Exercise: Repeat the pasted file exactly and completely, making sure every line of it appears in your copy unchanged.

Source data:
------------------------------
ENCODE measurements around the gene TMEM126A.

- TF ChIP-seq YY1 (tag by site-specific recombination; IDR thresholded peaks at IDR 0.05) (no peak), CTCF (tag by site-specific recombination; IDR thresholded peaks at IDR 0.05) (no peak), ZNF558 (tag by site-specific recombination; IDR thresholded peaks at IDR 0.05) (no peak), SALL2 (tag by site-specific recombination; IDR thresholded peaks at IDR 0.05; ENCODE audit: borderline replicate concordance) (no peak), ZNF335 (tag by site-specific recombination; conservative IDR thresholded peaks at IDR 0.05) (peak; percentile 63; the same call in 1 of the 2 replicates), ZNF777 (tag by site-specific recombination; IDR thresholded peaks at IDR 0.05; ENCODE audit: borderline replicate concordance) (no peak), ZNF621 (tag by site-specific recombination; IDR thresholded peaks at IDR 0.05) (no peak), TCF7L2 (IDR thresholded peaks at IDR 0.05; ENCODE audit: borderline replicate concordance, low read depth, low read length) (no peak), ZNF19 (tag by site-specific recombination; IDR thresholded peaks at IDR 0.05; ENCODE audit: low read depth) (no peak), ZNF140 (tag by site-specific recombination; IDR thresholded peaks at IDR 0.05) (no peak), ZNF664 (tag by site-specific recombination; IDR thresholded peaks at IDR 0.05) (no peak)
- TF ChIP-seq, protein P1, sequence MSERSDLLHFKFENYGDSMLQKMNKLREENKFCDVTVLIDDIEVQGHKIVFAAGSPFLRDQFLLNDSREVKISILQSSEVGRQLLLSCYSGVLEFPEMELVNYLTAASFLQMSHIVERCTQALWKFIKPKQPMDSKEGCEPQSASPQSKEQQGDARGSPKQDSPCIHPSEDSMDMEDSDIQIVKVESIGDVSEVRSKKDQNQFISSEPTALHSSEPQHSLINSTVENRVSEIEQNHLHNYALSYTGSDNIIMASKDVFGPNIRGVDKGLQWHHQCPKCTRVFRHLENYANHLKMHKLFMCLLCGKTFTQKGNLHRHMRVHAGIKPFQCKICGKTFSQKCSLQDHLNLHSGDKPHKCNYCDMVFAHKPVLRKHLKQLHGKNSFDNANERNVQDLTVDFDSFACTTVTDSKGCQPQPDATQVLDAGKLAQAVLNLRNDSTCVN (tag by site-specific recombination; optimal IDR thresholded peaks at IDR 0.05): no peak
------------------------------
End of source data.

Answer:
ENCODE measurements around the gene TMEM126A.

- TF ChIP-seq YY1 (tag by site-specific recombination; IDR thresholded peaks at IDR 0.05) (no peak), CTCF (tag by site-specific recombination; IDR thresholded peaks at IDR 0.05) (no peak), ZNF558 (tag by site-specific recombination; IDR thresholded peaks at IDR 0.05) (no peak), SALL2 (tag by site-specific recombination; IDR thresholded peaks at IDR 0.05; ENCODE audit: borderline replicate concordance) (no peak), ZNF335 (tag by site-specific recombination; conservative IDR thresholded peaks at IDR 0.05) (peak; percentile 63; the same call in 1 of the 2 replicates), ZNF777 (tag by site-specific recombination; IDR thresholded peaks at IDR 0.05; ENCODE audit: borderline replicate concordance) (no peak), ZNF621 (tag by site-specific recombination; IDR thresholded peaks at IDR 0.05) (no peak), TCF7L2 (IDR thresholded peaks at IDR 0.05; ENCODE audit: borderline replicate concordance, low read depth, low read length) (no peak), ZNF19 (tag by site-specific recombination; IDR thresholded peaks at IDR 0.05; ENCODE audit: low read depth) (no peak), ZNF140 (tag by site-specific recombination; IDR thresholded peaks at IDR 0.05) (no peak), ZNF664 (tag by site-specific recombination; IDR thresholded peaks at IDR 0.05) (no peak)
- TF ChIP-seq, protein P1, sequence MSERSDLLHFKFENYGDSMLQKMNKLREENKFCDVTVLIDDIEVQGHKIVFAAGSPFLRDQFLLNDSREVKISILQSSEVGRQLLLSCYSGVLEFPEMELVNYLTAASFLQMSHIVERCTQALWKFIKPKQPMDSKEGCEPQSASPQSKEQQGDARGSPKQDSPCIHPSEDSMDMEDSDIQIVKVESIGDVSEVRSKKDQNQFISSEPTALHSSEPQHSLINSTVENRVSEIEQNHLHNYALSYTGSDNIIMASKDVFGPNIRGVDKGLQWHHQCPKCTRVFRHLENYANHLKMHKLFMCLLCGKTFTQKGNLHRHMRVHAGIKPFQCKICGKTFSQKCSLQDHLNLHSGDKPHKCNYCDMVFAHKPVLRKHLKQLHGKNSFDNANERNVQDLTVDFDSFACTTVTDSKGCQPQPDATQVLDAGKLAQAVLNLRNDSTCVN (tag by site-specific recombination; optimal IDR thresholded peaks at IDR 0.05): no peak